FCSXpert Solutions: Fluorescence Correlation Spectroscopy Simplified!.
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Appendices

FCS Classroom

Autocorrelation Due to Isotropic 3D Translational Diffusion

The important points of this section are:

  • The three-dimensional detection, or confocal, volume in an FCS instrument in given by
  • equation
  • The autocorrelation functions for three-dimensional isotropic diffusion are given by
  • equation equation

Detailed Derivations

Fluctuations of Concentration in a Small Volumeback to top

We start with relatively simple question: What is the autocorrelation function for simple, isotropic, three-dimensional diffusion? We begin by noting that the laser beam near the waist can be approximated by Gaussians in the x, y, and z directions, where the z direction is defined as that of the optical axis. That is

equation
. (1)

Note that the term κ2 takes into account the fact that the radius is larger in the vertical z direction than in the horizontal, x and y, directions.

Now suppose that the concentration of a fluorescent species is

equation
, (2)

Where <C> is the average concentration and represents equation, the diffusion-driven stochastic fluctuations within the confocal volume (see What is the Confocal Volume?). Fluctuations relax according to the diffusion equation

equation
(3)

If you think of this on a macroscopic scale, you get a fluctuation in C, and diffusion causes it to relax. It would take an infinite amount of time for that fluctuation to smooth out so that it reaches an infinite distance away. As a result we have the boundary condition, that

equation
. (4)

Fluctuations and Correlation of Detected Photonsback to top

Now suppose that we detect n(t) photons in a time interval Δt, then

equation
, (5)

Where q is an excitation and emission efficiency coefficient and where we have simplified our notation by abbreviating dxdydz as equation.

If n(t) fluctuates around some average <n> where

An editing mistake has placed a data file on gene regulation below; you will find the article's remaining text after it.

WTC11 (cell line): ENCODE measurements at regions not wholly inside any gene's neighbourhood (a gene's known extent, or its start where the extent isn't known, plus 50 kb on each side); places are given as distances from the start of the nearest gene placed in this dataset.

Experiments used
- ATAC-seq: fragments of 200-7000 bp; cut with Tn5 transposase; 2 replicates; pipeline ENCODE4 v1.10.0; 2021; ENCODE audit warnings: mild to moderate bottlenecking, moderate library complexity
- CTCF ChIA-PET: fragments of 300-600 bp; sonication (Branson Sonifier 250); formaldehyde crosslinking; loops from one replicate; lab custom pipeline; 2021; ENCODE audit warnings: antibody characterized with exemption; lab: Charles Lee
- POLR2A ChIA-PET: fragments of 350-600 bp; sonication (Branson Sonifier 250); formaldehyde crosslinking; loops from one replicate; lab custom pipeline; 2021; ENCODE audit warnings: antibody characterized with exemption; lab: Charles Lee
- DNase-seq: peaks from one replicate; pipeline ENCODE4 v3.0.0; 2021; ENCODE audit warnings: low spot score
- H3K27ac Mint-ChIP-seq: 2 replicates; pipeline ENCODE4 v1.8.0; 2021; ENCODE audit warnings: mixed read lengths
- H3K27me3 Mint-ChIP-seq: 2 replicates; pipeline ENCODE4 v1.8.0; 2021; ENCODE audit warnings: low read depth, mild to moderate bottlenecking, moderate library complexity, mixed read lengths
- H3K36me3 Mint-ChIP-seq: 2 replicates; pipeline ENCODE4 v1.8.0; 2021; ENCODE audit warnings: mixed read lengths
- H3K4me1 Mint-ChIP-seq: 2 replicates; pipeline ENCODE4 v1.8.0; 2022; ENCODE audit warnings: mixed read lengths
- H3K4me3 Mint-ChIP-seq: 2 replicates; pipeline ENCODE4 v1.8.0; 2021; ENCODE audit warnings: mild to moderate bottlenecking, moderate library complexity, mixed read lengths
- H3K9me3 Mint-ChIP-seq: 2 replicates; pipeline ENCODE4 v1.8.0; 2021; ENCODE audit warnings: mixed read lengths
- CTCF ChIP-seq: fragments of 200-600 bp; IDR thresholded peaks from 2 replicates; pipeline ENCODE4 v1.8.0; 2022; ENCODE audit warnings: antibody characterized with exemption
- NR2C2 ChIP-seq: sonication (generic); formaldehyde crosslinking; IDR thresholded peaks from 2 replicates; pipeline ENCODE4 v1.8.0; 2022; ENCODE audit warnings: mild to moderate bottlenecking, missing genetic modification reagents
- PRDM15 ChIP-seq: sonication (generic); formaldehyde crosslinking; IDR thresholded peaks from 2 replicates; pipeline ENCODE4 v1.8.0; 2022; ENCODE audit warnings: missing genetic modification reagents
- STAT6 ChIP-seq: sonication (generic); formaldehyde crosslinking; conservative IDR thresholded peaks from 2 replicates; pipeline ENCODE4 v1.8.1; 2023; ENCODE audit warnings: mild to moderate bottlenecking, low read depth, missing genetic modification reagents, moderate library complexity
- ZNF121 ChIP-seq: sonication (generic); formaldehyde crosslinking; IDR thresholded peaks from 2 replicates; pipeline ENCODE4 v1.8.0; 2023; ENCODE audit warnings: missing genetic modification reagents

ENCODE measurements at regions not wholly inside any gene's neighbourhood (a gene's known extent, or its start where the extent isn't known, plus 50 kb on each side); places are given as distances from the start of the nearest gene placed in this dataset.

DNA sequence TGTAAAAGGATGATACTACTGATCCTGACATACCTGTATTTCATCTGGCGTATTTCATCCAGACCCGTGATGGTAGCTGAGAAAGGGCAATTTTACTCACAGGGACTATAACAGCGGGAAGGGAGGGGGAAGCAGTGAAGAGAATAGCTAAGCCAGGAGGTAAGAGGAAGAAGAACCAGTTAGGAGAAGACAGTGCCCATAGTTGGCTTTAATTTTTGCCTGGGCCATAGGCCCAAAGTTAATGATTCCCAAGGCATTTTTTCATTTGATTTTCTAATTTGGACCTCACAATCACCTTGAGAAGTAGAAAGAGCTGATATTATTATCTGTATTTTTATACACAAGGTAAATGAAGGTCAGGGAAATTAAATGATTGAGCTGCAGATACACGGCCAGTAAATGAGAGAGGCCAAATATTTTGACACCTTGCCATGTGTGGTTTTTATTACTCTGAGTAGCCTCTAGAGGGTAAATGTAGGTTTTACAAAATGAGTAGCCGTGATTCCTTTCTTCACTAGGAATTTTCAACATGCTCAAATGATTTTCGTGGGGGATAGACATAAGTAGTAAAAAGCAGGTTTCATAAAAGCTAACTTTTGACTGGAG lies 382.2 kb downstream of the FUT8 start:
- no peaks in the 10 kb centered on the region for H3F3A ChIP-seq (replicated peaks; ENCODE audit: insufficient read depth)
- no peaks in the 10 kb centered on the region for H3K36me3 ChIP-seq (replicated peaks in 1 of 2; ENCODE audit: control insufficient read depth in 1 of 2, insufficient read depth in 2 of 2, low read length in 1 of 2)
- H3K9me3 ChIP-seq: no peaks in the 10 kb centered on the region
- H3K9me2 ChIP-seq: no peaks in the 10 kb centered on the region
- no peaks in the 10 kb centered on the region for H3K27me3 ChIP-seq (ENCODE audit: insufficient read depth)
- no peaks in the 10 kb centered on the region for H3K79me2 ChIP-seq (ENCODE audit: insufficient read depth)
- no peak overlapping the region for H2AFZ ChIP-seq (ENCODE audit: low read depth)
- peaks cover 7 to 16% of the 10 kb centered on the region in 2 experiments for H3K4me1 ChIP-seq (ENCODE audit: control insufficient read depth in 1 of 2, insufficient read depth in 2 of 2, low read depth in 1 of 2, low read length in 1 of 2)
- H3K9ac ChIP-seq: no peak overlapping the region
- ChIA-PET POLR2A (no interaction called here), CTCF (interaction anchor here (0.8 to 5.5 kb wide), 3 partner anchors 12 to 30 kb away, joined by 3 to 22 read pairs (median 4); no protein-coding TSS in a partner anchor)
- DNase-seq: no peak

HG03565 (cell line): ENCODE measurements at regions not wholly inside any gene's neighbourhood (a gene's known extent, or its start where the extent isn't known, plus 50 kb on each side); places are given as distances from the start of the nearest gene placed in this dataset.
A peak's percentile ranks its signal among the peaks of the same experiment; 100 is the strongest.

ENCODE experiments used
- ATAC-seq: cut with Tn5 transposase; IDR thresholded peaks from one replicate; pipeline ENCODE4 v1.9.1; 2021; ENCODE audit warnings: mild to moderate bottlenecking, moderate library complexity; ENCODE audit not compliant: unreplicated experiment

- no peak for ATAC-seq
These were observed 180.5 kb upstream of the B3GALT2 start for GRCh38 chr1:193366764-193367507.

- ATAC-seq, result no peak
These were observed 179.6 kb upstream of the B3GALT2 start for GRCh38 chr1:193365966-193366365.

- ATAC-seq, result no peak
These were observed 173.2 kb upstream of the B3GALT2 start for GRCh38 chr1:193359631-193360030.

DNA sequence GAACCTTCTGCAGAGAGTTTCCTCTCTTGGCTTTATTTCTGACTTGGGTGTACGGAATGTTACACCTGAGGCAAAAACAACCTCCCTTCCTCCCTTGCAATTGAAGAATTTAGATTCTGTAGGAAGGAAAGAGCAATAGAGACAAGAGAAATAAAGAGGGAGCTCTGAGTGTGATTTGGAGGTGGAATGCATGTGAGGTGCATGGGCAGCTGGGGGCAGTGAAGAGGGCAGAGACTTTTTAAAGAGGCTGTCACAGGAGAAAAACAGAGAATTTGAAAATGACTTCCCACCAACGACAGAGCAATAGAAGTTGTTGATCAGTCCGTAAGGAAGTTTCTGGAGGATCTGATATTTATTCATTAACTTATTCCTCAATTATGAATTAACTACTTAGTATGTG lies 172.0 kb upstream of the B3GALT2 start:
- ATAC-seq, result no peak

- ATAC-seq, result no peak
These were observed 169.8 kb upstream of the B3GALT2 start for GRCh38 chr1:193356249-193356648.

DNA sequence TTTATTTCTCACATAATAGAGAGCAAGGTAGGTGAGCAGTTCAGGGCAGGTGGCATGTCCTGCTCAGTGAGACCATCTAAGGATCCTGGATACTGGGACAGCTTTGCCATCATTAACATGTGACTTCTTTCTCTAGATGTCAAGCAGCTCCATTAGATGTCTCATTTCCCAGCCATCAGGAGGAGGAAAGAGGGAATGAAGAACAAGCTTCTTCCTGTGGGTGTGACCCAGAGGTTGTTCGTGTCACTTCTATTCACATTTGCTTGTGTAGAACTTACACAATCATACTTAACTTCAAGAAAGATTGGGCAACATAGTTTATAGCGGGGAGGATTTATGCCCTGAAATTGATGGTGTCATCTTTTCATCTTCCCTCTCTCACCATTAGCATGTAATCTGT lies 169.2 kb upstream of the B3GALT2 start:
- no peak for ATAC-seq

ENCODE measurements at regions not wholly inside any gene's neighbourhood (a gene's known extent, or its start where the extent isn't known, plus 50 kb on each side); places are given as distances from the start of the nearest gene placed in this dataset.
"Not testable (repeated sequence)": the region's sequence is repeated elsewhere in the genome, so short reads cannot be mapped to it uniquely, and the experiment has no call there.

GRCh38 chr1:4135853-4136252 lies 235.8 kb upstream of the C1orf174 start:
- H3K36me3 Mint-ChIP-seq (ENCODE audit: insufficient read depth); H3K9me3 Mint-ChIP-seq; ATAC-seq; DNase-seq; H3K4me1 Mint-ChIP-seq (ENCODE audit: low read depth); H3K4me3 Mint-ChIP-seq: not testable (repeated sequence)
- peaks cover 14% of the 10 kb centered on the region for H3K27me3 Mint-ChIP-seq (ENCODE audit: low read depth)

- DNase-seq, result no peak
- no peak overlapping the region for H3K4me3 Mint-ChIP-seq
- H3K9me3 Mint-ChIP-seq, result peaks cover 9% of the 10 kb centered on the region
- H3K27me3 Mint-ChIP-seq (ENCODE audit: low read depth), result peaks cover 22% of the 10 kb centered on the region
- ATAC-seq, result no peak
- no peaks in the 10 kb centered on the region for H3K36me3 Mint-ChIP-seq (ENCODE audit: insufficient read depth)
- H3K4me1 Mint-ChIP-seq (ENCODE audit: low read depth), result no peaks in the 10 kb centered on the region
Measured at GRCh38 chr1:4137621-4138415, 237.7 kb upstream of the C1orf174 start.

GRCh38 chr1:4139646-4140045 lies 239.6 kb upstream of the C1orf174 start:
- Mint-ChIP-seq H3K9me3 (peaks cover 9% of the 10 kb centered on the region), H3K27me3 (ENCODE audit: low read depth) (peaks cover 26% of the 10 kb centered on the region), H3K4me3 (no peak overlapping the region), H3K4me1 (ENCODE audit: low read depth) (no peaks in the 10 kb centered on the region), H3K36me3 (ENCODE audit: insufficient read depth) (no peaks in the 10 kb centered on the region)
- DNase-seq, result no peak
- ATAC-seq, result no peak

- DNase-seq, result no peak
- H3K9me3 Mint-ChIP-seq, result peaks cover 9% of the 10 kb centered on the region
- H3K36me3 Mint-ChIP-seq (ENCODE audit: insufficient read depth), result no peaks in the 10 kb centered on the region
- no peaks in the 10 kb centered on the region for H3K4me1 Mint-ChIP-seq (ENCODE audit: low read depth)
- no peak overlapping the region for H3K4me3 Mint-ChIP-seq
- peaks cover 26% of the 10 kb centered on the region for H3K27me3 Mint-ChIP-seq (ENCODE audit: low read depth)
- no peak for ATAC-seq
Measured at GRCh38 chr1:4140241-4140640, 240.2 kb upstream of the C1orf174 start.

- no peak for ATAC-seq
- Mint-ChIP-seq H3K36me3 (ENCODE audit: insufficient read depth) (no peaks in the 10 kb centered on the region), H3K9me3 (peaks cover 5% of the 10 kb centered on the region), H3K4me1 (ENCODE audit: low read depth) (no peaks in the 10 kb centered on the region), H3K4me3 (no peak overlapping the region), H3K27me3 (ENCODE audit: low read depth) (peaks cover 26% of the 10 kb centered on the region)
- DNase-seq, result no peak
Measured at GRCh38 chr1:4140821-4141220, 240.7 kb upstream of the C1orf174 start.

equation
. (6)

It then follows that

equation
. (7)

Noting that the intensity, I(t)=n(t)/Δt, the correlation function of the measured fluorescence intensity fluctuations, dI(t), is given by

equation
, (8)

Where M is the number of measured intervals Δt

equation
. (9)
equation
. (10)

Calculating the Autocorrelation Functionback to top

The standard method of a solving partial differential equation of the form of Equation 2 is to apply the Fourier transform (see Fourier Transforms in FCS) as well as the boundary condition of Equation 3. This converts it to a simple differential equation. Equation 3 becomes

equation
, (11)

which has the solution

equation
. (12)

We are then in a position to calculate the autocorrelation function of the concentration fluctuations, equation. Note that this function relates the fluctuation at two arbitrary points in space separated by a time interval, t.

It is significant to note that because we are dealing with dilute, ideal solutions, at time 0, when the system is presumed to be at equilibrium, there is no correlation between the concentration at one point and the concentration at another point. Thus

equation
. (13)
equation
. (14)

where we have made use of the fact that ensemble averaging is interchangeable with Fourier transformation (in this case inverse Fourier transformation).

We can then put the Fourier transform of the concentration fluctuation, Equation 12, into Equation 14

equation
. (15)

We then reverse the Fourier transform process

equation
. (16)

Upon putting Equation 13 into Equation 16, this becomes

equation
. (17)

Equation 17 can next be used in Equation 10 to calculate the measured intensity correlation function

equation
. (18)

We then perform the integrals over d3r and d3rí and obtain

equation
, (19)

where equation is, of course, the Fourier transform of the beam profile, Equation 1. This may be calculated using the laser intensity profile to obtain

equation
. (20)

Putting Equation 6 and Equation 20 into Equation 19, we obtain

equation
, (21)

If we define the characteristic correlation time as

equation
, (22)

then

equation
. (23)

If we again apply the beam profile we obtain

equation
. (24)

Finally we note that equation has units of volume. If we define it to be the confocal volume, Vc, then the number of diffusing particles is given by Np=<C>Vc and

equation
. (25)